Dead Snakes featured two outstanding poems on Monday by my friend and colleague, Philippe Atherton-Blenkiron. Readers of this blog know that I’m a big fan of his first collection of poetry, “The Pustoy.”
The poems titles are “Ode to Sabrina” and “Redsands.” The latter is titled after a real, abandoned, youth residential care facility in the author’s native Britain, and it’s accompanied by a set of moody black-and-white photos that he took there himself.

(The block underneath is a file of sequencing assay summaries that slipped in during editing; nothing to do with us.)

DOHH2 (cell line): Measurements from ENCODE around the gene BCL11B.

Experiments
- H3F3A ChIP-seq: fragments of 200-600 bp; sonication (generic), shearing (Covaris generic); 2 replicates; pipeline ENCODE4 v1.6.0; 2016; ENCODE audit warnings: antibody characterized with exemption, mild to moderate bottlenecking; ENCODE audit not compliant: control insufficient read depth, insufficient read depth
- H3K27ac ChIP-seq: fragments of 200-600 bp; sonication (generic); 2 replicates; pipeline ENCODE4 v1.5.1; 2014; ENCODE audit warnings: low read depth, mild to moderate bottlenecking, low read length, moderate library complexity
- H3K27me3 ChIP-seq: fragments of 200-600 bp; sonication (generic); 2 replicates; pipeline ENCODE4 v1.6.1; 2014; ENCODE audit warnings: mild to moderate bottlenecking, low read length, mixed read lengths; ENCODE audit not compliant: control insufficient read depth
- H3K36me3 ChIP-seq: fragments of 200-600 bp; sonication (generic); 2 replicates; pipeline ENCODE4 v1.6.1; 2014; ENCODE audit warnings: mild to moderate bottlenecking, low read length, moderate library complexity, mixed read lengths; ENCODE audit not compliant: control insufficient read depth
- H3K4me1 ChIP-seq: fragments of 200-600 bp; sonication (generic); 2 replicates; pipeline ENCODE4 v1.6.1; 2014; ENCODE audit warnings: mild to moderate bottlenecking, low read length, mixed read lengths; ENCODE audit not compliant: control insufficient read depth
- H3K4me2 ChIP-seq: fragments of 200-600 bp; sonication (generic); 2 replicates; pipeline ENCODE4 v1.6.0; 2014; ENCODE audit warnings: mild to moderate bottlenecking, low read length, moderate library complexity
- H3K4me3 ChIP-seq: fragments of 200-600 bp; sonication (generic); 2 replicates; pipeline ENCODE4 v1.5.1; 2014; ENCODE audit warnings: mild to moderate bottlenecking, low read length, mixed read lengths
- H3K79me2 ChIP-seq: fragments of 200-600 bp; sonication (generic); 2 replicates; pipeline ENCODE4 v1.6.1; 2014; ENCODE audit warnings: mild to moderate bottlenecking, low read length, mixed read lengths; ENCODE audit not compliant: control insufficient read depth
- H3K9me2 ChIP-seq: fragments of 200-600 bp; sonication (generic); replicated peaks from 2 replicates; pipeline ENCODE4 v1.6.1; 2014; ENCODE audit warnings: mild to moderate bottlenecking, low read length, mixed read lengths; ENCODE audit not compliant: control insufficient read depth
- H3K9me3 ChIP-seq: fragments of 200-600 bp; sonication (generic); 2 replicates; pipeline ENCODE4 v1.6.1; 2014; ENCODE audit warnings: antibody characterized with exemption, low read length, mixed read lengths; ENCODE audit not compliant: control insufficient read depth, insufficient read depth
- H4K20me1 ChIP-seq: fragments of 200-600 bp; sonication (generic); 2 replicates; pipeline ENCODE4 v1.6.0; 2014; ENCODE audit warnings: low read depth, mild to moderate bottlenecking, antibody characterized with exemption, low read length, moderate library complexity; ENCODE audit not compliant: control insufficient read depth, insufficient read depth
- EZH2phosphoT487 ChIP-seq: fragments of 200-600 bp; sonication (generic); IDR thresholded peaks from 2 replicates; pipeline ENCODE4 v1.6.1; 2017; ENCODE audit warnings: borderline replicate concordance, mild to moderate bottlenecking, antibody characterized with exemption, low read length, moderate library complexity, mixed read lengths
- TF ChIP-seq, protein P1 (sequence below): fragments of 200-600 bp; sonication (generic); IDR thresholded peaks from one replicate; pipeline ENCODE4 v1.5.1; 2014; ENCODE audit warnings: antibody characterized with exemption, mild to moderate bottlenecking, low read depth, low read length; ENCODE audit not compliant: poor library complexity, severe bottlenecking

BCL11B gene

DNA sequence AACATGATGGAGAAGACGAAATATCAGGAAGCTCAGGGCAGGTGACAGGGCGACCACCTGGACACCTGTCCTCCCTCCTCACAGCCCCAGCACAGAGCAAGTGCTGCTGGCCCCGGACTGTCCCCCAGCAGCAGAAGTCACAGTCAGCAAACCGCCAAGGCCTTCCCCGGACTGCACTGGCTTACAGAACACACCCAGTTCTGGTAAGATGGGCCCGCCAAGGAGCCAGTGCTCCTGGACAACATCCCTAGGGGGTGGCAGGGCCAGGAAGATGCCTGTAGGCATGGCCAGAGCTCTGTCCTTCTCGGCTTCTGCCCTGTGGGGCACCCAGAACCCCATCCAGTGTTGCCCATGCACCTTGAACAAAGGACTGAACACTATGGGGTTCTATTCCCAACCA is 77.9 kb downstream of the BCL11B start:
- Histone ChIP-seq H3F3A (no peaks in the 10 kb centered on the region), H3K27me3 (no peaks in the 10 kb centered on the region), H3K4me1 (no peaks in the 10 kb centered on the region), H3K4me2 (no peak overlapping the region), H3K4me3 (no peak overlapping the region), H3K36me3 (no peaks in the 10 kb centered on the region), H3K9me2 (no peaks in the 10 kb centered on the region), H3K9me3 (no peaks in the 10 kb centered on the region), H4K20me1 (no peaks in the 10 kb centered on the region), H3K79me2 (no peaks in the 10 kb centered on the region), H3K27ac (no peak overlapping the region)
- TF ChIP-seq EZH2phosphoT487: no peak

I love “Redsands.” Its final stanza and closing lines remind me of the ending of lines near the end of one of my own favorite poems, “The Shield of Achilles,” written by W.H. Auden and published in 1952:
A ragged urchin, aimless and alone,
Loitered about that vacancy; a bird
Flew up to safety from his well-aimed stone:
That girls are raped, that two boys knife a third,
Were axioms to him, who’d never heard
Of any world where promises were kept,
Or one could weep because another wept.
Read both of Phil’s poems at the link below. You won’t be disappointed.